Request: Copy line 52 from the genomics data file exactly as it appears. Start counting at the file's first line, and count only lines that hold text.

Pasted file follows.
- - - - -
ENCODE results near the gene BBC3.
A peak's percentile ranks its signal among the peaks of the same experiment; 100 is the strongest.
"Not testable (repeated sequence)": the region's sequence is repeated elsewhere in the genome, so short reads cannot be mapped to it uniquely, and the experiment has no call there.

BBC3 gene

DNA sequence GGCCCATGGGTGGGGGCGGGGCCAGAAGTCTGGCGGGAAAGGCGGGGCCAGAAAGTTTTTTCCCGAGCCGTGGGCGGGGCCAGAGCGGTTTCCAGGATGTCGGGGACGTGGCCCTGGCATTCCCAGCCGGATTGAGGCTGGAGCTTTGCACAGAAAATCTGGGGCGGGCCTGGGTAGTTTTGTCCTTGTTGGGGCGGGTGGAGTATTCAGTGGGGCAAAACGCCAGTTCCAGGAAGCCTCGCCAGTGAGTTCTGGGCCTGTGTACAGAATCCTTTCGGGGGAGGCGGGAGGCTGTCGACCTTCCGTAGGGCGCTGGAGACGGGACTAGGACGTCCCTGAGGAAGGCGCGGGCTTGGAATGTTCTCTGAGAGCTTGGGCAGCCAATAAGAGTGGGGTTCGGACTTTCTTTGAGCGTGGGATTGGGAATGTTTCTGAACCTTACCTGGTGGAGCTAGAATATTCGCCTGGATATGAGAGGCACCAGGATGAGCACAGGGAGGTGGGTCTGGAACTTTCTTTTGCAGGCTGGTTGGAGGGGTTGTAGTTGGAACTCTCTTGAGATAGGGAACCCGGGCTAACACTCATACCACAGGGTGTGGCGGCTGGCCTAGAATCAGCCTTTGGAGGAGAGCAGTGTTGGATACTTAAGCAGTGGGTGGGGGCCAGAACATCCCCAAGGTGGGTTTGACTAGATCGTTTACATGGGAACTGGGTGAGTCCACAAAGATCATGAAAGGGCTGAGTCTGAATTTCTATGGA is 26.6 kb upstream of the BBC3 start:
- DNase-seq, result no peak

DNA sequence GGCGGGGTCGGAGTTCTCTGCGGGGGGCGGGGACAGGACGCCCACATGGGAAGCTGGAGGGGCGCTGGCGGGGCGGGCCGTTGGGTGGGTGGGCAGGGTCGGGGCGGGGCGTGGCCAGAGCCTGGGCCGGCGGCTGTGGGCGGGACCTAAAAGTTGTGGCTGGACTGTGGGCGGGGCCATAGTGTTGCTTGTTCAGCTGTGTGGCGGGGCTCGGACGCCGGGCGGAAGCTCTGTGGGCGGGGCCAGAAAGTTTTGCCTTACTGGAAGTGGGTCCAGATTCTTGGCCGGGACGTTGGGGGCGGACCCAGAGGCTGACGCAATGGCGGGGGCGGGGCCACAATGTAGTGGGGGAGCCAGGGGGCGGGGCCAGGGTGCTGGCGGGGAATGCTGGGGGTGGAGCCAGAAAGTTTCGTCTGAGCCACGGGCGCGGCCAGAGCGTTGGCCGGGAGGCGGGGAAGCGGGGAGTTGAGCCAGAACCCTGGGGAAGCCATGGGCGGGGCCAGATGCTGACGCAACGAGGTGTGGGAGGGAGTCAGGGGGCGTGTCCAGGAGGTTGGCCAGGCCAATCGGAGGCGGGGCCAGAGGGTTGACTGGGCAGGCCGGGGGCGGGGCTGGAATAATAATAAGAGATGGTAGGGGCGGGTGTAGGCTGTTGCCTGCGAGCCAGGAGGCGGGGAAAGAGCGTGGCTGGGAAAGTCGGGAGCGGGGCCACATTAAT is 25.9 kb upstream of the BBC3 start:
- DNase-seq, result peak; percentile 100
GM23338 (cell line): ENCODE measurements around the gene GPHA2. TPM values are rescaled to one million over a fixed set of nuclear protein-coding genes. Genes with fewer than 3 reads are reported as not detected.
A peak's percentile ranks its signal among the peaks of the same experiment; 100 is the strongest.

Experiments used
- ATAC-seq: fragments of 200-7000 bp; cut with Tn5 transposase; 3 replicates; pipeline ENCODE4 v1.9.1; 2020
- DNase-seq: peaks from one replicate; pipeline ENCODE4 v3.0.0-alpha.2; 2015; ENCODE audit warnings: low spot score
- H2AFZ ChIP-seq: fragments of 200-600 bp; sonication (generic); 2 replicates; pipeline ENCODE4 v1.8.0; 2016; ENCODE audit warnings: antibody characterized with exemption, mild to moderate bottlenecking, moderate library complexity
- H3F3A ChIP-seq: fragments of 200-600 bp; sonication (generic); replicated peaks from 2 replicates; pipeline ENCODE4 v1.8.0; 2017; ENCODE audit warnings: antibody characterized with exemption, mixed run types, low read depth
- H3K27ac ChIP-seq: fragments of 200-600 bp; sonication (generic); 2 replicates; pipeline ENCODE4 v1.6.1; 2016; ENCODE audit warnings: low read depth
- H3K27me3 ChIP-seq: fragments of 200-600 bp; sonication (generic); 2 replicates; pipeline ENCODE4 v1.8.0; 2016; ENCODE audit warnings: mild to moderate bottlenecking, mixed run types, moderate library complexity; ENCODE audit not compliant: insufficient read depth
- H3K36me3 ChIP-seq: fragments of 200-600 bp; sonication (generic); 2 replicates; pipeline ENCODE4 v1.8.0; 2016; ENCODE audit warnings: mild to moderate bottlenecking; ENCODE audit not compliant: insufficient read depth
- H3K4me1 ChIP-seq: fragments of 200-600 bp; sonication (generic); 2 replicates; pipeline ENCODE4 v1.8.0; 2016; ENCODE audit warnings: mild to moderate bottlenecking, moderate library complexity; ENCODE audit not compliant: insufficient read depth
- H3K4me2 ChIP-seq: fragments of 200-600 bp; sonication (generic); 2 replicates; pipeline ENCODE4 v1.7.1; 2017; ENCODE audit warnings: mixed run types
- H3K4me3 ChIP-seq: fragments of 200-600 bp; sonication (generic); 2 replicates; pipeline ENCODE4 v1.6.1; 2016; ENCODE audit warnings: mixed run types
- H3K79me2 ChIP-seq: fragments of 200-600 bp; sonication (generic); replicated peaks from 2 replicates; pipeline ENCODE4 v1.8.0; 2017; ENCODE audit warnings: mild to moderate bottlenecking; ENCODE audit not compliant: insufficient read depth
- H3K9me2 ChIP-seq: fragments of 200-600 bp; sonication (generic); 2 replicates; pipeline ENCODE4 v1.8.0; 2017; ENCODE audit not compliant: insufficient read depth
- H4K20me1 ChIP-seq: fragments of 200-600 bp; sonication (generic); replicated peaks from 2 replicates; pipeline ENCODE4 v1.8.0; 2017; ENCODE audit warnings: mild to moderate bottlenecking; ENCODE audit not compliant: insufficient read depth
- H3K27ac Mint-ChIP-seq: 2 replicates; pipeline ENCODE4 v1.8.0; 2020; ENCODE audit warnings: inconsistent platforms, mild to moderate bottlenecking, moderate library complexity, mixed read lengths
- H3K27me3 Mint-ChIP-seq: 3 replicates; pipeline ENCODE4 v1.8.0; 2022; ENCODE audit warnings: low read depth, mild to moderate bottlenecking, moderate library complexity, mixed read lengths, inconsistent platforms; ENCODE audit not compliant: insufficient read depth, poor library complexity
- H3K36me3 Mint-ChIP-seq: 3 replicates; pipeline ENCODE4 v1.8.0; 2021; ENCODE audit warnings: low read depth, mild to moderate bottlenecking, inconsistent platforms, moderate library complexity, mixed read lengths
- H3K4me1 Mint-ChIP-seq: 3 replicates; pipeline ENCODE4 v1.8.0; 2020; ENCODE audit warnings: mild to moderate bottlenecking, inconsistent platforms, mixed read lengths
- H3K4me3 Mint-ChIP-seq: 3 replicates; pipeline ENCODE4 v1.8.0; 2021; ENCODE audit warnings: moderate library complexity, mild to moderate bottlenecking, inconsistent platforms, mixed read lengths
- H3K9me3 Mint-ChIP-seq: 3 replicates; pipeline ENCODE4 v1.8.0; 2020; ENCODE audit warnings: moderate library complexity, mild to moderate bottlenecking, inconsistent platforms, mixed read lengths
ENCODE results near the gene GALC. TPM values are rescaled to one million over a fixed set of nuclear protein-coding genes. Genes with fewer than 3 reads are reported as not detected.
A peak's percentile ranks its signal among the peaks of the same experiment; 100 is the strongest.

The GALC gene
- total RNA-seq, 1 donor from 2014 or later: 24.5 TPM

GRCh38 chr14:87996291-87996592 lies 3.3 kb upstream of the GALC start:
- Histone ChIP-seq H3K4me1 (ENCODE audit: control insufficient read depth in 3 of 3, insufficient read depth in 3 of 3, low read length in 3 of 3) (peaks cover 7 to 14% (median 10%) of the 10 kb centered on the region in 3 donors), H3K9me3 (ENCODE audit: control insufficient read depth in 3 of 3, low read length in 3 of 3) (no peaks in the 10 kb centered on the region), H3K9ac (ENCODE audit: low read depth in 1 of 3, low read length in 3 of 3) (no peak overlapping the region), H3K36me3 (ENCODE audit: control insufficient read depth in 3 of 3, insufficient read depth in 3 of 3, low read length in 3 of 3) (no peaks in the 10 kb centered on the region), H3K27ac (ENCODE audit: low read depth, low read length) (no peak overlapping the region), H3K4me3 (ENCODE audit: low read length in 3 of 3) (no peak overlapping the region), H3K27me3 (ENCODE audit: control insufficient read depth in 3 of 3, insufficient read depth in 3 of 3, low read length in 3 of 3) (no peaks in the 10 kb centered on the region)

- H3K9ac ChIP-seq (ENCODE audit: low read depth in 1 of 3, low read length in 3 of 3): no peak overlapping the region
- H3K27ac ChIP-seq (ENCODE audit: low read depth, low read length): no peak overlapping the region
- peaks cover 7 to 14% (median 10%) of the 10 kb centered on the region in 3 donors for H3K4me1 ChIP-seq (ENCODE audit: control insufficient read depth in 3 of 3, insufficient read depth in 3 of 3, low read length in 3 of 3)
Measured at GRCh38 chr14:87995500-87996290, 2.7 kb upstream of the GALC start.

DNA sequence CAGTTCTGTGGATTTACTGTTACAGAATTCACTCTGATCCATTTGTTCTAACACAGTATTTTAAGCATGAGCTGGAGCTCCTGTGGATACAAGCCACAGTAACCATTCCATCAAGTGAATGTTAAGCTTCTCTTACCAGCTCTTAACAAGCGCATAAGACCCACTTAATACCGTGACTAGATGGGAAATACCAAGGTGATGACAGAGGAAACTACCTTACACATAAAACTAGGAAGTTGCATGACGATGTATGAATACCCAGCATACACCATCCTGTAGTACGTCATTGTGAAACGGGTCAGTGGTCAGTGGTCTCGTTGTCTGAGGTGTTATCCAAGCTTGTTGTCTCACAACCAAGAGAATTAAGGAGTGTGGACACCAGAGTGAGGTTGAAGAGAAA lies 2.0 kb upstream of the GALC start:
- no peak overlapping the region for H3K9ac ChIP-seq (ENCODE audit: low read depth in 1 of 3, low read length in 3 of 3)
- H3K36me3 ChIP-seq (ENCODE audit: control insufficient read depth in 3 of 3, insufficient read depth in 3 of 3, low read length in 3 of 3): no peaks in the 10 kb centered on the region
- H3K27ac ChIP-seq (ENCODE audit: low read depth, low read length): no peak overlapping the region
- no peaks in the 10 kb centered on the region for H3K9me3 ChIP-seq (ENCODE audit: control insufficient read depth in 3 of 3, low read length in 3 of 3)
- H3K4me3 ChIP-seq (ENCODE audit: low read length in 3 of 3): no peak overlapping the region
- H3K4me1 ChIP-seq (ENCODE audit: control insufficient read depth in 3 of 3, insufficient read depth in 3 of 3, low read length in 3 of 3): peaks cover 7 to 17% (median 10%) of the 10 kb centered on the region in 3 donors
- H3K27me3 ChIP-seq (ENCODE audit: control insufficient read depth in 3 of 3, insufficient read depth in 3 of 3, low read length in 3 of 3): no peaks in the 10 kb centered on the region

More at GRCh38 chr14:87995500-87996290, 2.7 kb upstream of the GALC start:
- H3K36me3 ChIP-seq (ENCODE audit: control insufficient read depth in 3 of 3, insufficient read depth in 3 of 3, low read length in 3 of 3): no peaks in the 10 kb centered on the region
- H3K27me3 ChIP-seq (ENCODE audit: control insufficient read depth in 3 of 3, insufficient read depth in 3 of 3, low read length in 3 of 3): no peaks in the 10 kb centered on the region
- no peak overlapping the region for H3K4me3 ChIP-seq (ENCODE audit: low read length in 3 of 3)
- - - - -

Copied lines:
- no peak overlapping the region for H3K4me3 ChIP-seq (ENCODE audit: low read length in 3 of 3)